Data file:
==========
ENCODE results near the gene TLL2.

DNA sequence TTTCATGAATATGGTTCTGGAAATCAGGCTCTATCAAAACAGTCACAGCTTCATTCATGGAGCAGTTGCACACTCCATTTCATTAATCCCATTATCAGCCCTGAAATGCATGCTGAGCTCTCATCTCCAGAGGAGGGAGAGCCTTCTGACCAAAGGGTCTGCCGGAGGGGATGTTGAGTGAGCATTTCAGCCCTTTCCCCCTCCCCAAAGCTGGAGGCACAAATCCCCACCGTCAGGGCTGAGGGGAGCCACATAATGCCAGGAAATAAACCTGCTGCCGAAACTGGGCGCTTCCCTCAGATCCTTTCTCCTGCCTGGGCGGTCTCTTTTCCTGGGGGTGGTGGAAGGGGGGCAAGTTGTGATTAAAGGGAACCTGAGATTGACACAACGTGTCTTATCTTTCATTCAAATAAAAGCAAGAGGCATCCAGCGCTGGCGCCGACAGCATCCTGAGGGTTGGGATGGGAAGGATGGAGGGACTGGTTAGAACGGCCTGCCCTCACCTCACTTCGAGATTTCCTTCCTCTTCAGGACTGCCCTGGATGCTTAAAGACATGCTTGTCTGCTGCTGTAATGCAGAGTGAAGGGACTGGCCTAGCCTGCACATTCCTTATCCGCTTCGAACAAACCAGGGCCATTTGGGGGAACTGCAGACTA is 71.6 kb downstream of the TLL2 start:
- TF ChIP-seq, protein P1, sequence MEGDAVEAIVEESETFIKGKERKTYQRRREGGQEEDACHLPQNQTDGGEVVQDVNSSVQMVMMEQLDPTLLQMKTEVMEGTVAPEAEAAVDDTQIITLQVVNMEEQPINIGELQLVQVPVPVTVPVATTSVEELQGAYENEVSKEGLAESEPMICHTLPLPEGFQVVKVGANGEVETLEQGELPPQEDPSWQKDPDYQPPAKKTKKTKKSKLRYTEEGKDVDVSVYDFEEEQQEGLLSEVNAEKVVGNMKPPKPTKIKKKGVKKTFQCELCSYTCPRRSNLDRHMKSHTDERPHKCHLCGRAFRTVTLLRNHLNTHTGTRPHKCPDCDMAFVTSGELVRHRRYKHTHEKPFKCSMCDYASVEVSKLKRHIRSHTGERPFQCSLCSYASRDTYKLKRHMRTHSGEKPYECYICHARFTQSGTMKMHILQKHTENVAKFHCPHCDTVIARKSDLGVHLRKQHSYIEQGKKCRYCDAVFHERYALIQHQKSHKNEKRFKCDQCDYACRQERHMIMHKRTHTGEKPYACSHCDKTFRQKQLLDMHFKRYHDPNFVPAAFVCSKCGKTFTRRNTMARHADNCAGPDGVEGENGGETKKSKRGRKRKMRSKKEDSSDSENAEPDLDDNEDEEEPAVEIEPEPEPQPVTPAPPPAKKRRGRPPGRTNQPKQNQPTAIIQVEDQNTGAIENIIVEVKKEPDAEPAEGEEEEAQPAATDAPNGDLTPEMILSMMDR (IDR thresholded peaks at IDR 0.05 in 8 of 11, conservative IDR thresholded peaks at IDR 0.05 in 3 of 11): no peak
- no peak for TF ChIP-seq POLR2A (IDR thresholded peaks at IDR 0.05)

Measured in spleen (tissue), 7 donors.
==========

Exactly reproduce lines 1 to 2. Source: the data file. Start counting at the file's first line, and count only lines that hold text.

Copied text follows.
ENCODE results near the gene TLL2.

DNA sequence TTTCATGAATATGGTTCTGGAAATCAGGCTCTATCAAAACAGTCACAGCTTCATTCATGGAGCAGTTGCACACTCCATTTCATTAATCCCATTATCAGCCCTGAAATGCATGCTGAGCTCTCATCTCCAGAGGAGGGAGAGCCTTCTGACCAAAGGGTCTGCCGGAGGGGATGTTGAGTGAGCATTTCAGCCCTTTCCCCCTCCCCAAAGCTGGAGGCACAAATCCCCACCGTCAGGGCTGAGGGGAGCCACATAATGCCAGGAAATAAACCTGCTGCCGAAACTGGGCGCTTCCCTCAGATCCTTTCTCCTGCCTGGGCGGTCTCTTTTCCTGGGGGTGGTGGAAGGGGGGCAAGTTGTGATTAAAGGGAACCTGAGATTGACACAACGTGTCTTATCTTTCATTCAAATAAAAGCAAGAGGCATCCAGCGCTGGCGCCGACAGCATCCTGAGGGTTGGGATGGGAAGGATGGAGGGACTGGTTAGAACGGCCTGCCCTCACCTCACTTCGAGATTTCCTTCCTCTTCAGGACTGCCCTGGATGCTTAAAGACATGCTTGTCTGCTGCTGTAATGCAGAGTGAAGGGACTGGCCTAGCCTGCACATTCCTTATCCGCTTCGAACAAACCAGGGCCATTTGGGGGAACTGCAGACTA is 71.6 kb downstream of the TLL2 start: